As a university student, there are two dreadful times of the semester: midterms and finals. You have 5 papers due, 5 exams and no where near enough time or energy. On top of this- you’re dealing with some form of mental illness. Unfortunately, mental illness is a silent sickness that no one can see and often goes without the validation it deserves. So, how do you cope with stress during this time? I’ve put together a list of things that might help!
1. Write it all down!
I know things pile up quickly and remembering what to do and when to do it is half the battle! Take some pressure off yourself and make note of all of the tasks you’re faced with – no matter how big or small. Personally, I keep everything in my iCal but I know that agendas, notebooks and phone apps can be really helpful too.
Without a good night sleep, its difficult to function properly throughout the day and be as productive as you can be. Sleep will keep you healthy, both physically and mentally. Heres the problem – sometimes stress can get so high that falling asleep is difficult. Can’t sleep? Try diaphragmatic breathing techniques or a natural supplement like melatonin.
3. Check-in with support systems
All university and college institutes have access to mental health care. Go on your schools website and find out who you can talk to about managing stress alongside mental illness. In addition to this, go see your professor! What seems to get lost in our perceptions of our teachers is the comforting fact that they are human too. This means that some of them know what its like to deal with mental illness and they are often willing to help in any way they can.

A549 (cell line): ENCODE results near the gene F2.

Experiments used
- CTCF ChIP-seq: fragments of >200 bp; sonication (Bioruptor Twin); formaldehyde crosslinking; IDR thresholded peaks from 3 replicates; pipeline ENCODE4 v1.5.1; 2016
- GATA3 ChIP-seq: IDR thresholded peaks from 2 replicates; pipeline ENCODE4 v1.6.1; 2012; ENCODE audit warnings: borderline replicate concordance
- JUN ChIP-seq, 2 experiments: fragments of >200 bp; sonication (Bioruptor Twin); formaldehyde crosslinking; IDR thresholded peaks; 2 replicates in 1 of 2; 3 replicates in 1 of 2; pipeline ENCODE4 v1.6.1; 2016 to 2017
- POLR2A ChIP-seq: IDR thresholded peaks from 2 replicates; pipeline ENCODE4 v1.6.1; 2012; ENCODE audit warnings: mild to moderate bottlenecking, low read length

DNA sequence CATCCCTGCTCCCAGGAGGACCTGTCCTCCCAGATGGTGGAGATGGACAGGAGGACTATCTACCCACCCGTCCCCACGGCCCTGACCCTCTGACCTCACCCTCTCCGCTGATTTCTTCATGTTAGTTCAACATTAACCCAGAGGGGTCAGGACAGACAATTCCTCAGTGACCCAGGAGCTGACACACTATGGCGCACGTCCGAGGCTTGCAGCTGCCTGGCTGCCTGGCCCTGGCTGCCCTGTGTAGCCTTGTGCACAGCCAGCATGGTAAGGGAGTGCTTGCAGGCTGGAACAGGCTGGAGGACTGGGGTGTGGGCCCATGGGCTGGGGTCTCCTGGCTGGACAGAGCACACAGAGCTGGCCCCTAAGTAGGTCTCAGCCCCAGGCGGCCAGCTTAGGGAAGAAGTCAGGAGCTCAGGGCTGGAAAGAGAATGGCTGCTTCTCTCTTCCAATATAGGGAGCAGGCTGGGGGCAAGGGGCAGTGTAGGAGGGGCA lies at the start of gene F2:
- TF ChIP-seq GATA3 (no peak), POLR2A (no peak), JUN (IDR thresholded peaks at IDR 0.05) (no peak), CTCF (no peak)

4. Nourish your body
It’s so easy to eat unhealthily – isn’t that a bummer? While I enjoy the occasional Big Mac just as much as any one else, its important to nourish your body – especially when it is under high stress. This means eat three meals a day (yes, that means breakfast too)! This will keep you running.
5. Take a load off!
Most importantly, remember that you’re doing your best. Living with mental illness in itself is an amazing accomplishment and your health and wellbeing should come before anything else. At the end of the day, do what you need to do for you.